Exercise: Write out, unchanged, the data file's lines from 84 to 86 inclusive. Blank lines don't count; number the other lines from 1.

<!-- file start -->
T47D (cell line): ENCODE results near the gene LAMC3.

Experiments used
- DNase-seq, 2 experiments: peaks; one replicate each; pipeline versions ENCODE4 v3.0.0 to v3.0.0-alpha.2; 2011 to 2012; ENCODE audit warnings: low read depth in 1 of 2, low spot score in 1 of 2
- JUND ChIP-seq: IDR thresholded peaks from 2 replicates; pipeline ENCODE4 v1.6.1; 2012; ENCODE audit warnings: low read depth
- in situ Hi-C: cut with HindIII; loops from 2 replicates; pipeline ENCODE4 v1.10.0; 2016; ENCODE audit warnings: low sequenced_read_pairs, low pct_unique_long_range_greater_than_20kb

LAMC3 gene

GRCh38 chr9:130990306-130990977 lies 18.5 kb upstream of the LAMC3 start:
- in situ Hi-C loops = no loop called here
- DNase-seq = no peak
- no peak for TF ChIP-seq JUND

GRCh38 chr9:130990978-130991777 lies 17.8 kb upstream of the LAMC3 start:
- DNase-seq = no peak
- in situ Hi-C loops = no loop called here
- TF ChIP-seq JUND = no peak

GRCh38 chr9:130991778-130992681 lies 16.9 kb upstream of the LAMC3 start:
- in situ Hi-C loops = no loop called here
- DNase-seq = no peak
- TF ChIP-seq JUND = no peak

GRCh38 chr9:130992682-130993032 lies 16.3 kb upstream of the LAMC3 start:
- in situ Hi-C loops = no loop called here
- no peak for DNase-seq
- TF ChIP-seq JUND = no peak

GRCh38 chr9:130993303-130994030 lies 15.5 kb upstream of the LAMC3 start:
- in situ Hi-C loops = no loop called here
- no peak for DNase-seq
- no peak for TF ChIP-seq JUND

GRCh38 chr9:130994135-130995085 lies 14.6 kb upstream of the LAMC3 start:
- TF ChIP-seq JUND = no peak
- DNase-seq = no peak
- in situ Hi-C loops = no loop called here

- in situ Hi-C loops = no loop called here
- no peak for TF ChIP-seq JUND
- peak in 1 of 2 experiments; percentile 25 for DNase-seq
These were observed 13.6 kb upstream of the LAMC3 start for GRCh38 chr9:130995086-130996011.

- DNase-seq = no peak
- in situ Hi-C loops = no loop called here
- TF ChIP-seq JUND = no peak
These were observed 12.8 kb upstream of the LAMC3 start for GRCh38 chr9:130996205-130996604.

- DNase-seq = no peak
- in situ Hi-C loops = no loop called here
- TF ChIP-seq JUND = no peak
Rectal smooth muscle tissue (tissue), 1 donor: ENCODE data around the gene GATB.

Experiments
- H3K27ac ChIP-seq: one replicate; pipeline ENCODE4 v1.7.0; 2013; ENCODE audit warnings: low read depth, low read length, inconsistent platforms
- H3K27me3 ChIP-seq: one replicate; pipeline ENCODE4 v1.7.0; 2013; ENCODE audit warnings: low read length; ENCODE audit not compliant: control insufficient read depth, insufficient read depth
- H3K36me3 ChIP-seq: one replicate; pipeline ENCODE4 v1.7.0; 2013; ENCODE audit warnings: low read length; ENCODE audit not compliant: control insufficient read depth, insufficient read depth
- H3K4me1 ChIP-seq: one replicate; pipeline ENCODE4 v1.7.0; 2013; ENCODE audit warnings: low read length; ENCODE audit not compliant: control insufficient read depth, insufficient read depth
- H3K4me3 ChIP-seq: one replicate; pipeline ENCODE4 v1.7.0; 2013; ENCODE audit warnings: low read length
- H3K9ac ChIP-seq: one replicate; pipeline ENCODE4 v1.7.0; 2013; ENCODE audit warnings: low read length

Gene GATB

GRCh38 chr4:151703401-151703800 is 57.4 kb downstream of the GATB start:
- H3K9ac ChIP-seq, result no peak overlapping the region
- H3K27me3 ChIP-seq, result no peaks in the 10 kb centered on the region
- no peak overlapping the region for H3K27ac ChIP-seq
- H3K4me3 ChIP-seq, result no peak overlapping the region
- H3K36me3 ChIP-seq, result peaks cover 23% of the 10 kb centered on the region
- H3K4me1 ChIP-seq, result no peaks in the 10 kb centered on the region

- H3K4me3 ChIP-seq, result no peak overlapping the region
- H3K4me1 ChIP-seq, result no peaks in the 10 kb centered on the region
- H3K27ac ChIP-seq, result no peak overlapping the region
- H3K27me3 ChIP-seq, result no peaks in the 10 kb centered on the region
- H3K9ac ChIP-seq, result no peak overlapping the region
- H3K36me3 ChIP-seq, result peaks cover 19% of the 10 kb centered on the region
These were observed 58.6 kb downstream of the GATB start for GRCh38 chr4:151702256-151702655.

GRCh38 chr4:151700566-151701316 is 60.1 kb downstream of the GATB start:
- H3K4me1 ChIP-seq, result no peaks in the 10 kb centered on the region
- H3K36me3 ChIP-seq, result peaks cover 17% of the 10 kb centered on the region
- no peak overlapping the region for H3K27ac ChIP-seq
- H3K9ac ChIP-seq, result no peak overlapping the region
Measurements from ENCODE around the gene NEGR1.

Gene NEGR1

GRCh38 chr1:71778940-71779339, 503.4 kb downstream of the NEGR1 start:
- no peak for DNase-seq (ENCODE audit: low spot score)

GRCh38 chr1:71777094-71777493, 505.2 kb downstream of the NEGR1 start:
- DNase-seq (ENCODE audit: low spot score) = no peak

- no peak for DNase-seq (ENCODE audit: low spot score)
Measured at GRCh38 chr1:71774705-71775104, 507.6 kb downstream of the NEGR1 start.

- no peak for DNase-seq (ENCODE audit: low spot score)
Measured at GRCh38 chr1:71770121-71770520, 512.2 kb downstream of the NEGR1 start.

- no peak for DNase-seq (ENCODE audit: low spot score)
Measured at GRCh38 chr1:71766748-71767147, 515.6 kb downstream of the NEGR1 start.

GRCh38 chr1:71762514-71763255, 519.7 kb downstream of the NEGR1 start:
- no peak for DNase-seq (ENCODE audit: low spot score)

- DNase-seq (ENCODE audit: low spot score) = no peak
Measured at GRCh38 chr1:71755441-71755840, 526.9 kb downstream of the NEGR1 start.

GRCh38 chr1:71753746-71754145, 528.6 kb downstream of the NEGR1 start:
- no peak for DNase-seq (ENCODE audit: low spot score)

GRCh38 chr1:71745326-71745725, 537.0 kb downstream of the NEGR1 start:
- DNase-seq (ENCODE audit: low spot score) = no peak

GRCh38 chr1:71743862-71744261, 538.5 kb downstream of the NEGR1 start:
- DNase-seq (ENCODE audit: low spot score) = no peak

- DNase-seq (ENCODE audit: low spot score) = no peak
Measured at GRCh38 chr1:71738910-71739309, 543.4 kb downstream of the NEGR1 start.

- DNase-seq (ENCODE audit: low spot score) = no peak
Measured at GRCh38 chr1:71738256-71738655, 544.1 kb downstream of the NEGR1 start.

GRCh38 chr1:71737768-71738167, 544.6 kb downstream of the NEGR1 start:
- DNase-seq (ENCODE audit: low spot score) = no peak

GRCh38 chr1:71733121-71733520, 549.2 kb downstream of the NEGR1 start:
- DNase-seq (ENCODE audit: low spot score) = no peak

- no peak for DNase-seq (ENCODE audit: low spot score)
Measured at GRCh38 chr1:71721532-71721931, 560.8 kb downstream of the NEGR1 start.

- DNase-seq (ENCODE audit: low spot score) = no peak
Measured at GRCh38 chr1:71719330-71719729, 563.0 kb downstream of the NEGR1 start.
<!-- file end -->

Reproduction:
- DNase-seq (ENCODE audit: low spot score) = no peak
Measured at GRCh38 chr1:71755441-71755840, 526.9 kb downstream of the NEGR1 start.

GRCh38 chr1:71753746-71754145, 528.6 kb downstream of the NEGR1 start: